This year was the 200th year celebration of the naming and planning of the Sorell township.
For hundreds of generations across many thousands of years, the Sorell district was the territory of the Mumirimina people of the Oyster Bay Nation. But in 1803, James Meehan, a surveyor, passed through the area and thus the earliest land exploration by the British began.
By 1806 the first farms were established in the district of Gloucester and land grants were given in 1812 by Governor Lachlan Macquarie. The district grew in number and by 1819, the township of Pitt Water was comprised of nine residents and 60 farms.
By the time the town was named Sorell in 1821, there were 130 free settlers and convicts; the local school had 57 students; a local gaol had been built and, of course, there were many licensed public houses.
So Sorell 200 years on celebrated this event with many activities the locals and other interested people could attend.
These activities included:
- Organizing a commemorative photo book to be published in 2021 by Sorell History Society
- Sorell School celebrated their 200th anniversary. They are proudly the oldest continually operating public school in Australia still on the same site. The present school is nearly 900 learners from Kindergarten to Grade 11-12 with a Trade Training Centre, school farm and Pioneer Village.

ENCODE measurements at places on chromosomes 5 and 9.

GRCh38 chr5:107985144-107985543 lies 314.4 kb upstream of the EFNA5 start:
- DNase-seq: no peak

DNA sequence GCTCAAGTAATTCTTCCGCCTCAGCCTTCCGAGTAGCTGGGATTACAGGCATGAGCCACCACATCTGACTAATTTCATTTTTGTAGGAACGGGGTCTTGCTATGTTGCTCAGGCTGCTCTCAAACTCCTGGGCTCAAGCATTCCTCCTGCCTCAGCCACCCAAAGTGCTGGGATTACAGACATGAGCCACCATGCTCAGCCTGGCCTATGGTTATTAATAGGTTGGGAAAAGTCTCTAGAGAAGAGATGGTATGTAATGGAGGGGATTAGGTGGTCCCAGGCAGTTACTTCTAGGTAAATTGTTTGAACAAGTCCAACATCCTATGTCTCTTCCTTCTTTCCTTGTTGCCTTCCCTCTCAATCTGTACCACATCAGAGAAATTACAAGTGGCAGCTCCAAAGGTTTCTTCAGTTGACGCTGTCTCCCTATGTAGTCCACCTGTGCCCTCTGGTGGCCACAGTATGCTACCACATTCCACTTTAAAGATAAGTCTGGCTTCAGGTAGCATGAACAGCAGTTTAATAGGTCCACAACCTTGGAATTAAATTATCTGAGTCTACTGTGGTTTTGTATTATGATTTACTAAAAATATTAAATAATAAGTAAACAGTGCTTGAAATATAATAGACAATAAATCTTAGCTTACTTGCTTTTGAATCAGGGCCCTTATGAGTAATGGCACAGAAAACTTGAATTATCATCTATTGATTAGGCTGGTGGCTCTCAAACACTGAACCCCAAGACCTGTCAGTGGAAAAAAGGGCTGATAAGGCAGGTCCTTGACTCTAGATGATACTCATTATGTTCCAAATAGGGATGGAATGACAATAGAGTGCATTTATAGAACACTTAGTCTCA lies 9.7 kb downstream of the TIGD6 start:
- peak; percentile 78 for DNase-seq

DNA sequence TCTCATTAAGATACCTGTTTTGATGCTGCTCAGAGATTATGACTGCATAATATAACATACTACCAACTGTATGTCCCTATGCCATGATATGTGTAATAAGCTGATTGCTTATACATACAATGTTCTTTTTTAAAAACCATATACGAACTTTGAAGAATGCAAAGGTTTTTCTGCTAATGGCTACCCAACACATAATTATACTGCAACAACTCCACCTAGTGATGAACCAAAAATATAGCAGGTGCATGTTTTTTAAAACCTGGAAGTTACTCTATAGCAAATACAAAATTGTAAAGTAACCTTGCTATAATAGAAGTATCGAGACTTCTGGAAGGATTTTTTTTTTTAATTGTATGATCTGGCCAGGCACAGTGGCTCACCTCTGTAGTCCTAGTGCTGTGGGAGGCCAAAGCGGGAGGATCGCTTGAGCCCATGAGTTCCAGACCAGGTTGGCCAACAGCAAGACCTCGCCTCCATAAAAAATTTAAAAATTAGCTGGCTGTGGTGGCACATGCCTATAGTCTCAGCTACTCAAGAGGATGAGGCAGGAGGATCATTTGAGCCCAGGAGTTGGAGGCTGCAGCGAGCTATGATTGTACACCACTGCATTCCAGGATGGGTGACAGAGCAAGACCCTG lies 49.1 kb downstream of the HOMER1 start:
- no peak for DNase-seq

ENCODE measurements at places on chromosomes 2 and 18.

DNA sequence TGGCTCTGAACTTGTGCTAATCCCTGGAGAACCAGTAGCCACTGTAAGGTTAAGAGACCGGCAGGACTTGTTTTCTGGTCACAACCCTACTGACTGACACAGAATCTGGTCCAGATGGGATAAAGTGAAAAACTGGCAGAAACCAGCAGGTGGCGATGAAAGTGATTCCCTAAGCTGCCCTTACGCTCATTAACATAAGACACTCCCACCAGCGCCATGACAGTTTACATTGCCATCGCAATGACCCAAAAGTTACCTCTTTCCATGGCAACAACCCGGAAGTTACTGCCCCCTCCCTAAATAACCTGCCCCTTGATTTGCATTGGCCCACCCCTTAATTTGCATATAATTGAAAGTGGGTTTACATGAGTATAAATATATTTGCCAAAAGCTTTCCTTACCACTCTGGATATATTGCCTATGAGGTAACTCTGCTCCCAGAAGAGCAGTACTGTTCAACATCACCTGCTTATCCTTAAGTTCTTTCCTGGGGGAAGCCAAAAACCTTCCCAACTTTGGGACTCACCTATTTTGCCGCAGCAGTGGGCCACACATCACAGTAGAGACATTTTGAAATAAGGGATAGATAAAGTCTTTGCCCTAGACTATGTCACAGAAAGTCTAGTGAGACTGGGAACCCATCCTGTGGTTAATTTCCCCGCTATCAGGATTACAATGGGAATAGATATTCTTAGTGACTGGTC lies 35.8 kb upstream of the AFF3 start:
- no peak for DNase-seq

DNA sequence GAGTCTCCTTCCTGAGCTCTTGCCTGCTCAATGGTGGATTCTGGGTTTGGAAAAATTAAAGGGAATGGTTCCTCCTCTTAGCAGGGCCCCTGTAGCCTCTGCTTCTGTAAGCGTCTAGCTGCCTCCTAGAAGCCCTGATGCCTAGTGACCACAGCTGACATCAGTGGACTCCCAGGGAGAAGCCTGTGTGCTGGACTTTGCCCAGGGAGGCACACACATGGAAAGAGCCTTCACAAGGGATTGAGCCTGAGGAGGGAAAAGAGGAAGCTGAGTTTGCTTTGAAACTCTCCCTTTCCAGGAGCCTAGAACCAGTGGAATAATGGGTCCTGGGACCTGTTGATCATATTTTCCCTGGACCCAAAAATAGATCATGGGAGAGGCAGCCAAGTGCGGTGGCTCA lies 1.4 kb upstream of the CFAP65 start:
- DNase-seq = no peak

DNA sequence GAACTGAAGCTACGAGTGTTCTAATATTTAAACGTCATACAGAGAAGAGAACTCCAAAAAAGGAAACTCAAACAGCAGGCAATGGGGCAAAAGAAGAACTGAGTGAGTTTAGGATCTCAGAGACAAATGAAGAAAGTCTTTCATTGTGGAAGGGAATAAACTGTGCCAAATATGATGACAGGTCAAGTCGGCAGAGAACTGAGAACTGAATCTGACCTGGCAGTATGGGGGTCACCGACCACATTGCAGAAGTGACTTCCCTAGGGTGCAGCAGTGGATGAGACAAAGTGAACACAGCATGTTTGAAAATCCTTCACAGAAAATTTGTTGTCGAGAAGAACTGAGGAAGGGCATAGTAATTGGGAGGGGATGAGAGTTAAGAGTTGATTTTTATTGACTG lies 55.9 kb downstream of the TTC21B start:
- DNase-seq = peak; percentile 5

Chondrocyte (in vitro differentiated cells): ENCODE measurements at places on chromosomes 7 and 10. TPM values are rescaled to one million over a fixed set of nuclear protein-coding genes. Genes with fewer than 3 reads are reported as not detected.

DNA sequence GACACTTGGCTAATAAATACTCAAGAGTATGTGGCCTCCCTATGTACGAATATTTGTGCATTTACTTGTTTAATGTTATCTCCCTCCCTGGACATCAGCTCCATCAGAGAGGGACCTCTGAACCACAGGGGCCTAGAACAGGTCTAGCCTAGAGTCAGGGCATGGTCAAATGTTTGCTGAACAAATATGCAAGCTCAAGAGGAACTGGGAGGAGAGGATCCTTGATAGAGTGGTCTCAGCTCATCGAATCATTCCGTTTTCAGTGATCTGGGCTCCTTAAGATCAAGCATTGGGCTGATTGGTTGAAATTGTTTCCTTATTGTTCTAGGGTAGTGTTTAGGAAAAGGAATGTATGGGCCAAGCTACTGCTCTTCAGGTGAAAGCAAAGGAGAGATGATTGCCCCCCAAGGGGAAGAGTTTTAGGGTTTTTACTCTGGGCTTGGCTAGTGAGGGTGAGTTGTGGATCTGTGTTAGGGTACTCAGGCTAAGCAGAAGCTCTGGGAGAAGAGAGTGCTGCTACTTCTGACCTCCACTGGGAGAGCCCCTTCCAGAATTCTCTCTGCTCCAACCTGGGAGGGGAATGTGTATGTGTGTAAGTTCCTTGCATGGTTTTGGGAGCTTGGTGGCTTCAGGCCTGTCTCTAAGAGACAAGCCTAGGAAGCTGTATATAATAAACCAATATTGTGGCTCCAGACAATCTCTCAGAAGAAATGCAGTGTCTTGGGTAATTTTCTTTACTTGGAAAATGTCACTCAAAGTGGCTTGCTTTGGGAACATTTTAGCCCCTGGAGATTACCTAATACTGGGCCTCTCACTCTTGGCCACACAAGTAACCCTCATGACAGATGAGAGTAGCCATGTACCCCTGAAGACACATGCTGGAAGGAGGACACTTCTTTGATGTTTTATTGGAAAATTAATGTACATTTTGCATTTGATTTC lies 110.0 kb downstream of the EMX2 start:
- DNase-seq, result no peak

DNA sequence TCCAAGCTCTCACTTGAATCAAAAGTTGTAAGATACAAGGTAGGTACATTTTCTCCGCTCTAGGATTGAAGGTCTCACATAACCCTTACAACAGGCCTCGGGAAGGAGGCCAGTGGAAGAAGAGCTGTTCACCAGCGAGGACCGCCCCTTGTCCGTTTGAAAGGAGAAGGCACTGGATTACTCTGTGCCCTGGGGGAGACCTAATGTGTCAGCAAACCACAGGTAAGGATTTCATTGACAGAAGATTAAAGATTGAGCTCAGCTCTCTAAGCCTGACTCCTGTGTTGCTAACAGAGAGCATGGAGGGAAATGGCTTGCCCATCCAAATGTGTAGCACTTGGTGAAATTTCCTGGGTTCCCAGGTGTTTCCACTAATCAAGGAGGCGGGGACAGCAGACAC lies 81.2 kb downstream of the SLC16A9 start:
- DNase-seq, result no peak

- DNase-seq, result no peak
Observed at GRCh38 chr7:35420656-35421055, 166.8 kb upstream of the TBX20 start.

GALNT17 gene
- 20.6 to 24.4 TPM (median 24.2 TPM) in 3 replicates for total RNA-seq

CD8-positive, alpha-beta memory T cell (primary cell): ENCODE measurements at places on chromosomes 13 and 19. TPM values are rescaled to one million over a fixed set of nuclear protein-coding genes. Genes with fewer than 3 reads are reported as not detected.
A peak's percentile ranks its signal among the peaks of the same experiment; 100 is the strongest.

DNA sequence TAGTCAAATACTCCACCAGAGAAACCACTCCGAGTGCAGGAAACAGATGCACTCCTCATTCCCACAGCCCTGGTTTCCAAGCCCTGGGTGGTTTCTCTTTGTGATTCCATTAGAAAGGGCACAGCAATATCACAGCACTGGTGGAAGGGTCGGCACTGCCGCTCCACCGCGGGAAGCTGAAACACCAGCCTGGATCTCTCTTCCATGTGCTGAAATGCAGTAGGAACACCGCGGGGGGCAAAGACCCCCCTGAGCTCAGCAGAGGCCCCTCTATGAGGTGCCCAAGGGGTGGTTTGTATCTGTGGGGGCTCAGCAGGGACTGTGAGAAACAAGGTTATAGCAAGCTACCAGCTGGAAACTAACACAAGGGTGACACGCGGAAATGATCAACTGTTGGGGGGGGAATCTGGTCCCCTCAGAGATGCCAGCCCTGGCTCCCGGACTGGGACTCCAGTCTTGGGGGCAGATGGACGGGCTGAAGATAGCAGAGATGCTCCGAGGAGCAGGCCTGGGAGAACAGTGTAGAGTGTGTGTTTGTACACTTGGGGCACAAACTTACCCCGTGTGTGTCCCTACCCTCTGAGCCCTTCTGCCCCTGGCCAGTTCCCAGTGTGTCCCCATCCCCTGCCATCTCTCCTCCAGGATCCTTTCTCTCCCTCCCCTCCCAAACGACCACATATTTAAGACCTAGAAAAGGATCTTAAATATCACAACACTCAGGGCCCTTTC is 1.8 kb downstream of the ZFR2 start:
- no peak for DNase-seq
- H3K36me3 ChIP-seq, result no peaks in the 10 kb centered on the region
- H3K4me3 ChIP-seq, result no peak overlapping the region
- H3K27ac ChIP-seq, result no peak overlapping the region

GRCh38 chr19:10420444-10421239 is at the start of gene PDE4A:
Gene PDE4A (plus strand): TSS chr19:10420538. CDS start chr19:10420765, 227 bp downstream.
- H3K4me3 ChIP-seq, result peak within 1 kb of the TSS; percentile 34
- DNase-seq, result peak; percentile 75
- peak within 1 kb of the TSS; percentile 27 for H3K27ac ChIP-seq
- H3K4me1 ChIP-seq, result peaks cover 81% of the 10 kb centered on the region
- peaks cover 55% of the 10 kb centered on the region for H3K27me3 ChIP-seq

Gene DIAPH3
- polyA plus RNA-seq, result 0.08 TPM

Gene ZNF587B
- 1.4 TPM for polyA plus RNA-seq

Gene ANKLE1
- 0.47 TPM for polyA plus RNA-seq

- Part of the “Ten Days on the Island” programme included a theme “If these halls could talk”. The Sorell Memorial Hall activities included ballroom dancing, arts and crafts, use by the Country Women’s Association.
- The Sorell Council also gave out community grants to organize activities including a bushranger’s breakfast, an exhibition by the Sorell CWA and activities by the Masonic Lodge.
Readers: Which activities did you attend and what was enjoyable about the activity? If you have some photos I could use in this post please email them to me – see sidebar for email address. Or leave as a comment on the Sorell Historical Society Facebook page.